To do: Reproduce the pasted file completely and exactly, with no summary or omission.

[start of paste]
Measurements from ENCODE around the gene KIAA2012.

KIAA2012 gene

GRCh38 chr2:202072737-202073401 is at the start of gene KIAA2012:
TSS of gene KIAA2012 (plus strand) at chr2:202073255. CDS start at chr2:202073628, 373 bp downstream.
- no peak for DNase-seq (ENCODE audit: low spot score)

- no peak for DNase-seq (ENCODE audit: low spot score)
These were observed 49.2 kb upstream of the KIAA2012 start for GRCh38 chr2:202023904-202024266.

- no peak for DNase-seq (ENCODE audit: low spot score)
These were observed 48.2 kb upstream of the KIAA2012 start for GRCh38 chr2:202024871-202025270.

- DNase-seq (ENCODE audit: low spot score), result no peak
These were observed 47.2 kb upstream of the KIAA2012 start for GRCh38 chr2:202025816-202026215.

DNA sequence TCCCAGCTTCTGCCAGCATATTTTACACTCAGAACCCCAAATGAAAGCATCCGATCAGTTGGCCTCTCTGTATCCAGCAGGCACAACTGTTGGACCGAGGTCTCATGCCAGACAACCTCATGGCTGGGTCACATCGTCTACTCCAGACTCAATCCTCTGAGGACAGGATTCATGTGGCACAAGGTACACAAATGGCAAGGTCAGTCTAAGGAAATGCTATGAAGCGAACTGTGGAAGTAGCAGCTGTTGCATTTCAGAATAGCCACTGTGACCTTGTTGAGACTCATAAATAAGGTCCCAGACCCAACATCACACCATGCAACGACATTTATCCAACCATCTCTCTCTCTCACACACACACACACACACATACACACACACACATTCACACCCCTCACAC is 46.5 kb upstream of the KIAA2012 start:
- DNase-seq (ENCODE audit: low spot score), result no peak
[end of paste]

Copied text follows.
Measurements from ENCODE around the gene KIAA2012.

KIAA2012 gene

GRCh38 chr2:202072737-202073401 is at the start of gene KIAA2012:
TSS of gene KIAA2012 (plus strand) at chr2:202073255. CDS start at chr2:202073628, 373 bp downstream.
- no peak for DNase-seq (ENCODE audit: low spot score)

- no peak for DNase-seq (ENCODE audit: low spot score)
These were observed 49.2 kb upstream of the KIAA2012 start for GRCh38 chr2:202023904-202024266.

- no peak for DNase-seq (ENCODE audit: low spot score)
These were observed 48.2 kb upstream of the KIAA2012 start for GRCh38 chr2:202024871-202025270.

- DNase-seq (ENCODE audit: low spot score), result no peak
These were observed 47.2 kb upstream of the KIAA2012 start for GRCh38 chr2:202025816-202026215.

DNA sequence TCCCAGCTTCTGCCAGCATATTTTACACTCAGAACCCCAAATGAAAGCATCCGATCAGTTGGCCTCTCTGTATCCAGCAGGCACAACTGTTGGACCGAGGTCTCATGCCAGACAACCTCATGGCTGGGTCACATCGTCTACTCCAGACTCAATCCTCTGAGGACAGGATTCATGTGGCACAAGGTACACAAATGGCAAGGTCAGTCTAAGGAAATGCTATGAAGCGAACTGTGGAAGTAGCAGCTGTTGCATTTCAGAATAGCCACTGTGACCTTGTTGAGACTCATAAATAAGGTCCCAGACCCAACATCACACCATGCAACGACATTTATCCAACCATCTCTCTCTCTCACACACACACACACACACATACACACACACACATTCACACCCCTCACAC is 46.5 kb upstream of the KIAA2012 start:
- DNase-seq (ENCODE audit: low spot score), result no peak